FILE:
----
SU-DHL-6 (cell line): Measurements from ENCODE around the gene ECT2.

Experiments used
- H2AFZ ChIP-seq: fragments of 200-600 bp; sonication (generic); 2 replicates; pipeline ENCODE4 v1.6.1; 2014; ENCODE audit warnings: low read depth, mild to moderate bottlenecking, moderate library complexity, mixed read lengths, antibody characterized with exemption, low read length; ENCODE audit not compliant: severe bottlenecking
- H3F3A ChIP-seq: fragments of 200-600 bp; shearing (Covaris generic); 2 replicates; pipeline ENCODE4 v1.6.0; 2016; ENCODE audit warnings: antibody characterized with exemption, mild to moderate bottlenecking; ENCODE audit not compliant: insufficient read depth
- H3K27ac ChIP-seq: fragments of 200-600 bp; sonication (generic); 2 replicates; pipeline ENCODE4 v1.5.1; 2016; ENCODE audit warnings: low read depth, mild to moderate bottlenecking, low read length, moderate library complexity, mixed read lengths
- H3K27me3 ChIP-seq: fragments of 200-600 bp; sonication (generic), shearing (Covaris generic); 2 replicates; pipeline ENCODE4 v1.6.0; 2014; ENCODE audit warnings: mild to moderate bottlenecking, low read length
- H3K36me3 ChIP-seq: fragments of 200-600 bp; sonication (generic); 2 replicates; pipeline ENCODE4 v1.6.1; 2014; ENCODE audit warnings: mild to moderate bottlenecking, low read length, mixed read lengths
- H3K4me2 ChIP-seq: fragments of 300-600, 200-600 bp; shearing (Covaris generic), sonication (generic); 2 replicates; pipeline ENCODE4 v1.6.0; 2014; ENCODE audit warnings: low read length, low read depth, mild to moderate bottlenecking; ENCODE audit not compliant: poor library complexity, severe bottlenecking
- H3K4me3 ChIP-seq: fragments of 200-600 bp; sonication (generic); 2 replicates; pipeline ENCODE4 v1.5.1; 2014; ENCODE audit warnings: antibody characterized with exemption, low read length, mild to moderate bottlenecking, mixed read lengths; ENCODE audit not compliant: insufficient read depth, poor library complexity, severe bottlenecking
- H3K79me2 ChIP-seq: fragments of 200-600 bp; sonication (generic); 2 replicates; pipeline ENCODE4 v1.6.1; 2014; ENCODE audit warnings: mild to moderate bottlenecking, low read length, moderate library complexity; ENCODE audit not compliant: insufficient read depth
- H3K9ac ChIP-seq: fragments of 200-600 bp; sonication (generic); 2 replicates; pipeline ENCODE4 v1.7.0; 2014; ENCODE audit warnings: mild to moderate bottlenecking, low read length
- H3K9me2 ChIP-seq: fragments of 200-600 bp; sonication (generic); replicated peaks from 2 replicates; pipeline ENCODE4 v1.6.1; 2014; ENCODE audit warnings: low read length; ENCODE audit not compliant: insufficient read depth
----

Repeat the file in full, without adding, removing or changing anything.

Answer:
SU-DHL-6 (cell line): Measurements from ENCODE around the gene ECT2.

Experiments used
- H2AFZ ChIP-seq: fragments of 200-600 bp; sonication (generic); 2 replicates; pipeline ENCODE4 v1.6.1; 2014; ENCODE audit warnings: low read depth, mild to moderate bottlenecking, moderate library complexity, mixed read lengths, antibody characterized with exemption, low read length; ENCODE audit not compliant: severe bottlenecking
- H3F3A ChIP-seq: fragments of 200-600 bp; shearing (Covaris generic); 2 replicates; pipeline ENCODE4 v1.6.0; 2016; ENCODE audit warnings: antibody characterized with exemption, mild to moderate bottlenecking; ENCODE audit not compliant: insufficient read depth
- H3K27ac ChIP-seq: fragments of 200-600 bp; sonication (generic); 2 replicates; pipeline ENCODE4 v1.5.1; 2016; ENCODE audit warnings: low read depth, mild to moderate bottlenecking, low read length, moderate library complexity, mixed read lengths
- H3K27me3 ChIP-seq: fragments of 200-600 bp; sonication (generic), shearing (Covaris generic); 2 replicates; pipeline ENCODE4 v1.6.0; 2014; ENCODE audit warnings: mild to moderate bottlenecking, low read length
- H3K36me3 ChIP-seq: fragments of 200-600 bp; sonication (generic); 2 replicates; pipeline ENCODE4 v1.6.1; 2014; ENCODE audit warnings: mild to moderate bottlenecking, low read length, mixed read lengths
- H3K4me2 ChIP-seq: fragments of 300-600, 200-600 bp; shearing (Covaris generic), sonication (generic); 2 replicates; pipeline ENCODE4 v1.6.0; 2014; ENCODE audit warnings: low read length, low read depth, mild to moderate bottlenecking; ENCODE audit not compliant: poor library complexity, severe bottlenecking
- H3K4me3 ChIP-seq: fragments of 200-600 bp; sonication (generic); 2 replicates; pipeline ENCODE4 v1.5.1; 2014; ENCODE audit warnings: antibody characterized with exemption, low read length, mild to moderate bottlenecking, mixed read lengths; ENCODE audit not compliant: insufficient read depth, poor library complexity, severe bottlenecking
- H3K79me2 ChIP-seq: fragments of 200-600 bp; sonication (generic); 2 replicates; pipeline ENCODE4 v1.6.1; 2014; ENCODE audit warnings: mild to moderate bottlenecking, low read length, moderate library complexity; ENCODE audit not compliant: insufficient read depth
- H3K9ac ChIP-seq: fragments of 200-600 bp; sonication (generic); 2 replicates; pipeline ENCODE4 v1.7.0; 2014; ENCODE audit warnings: mild to moderate bottlenecking, low read length
- H3K9me2 ChIP-seq: fragments of 200-600 bp; sonication (generic); replicated peaks from 2 replicates; pipeline ENCODE4 v1.6.1; 2014; ENCODE audit warnings: low read length; ENCODE audit not compliant: insufficient read depth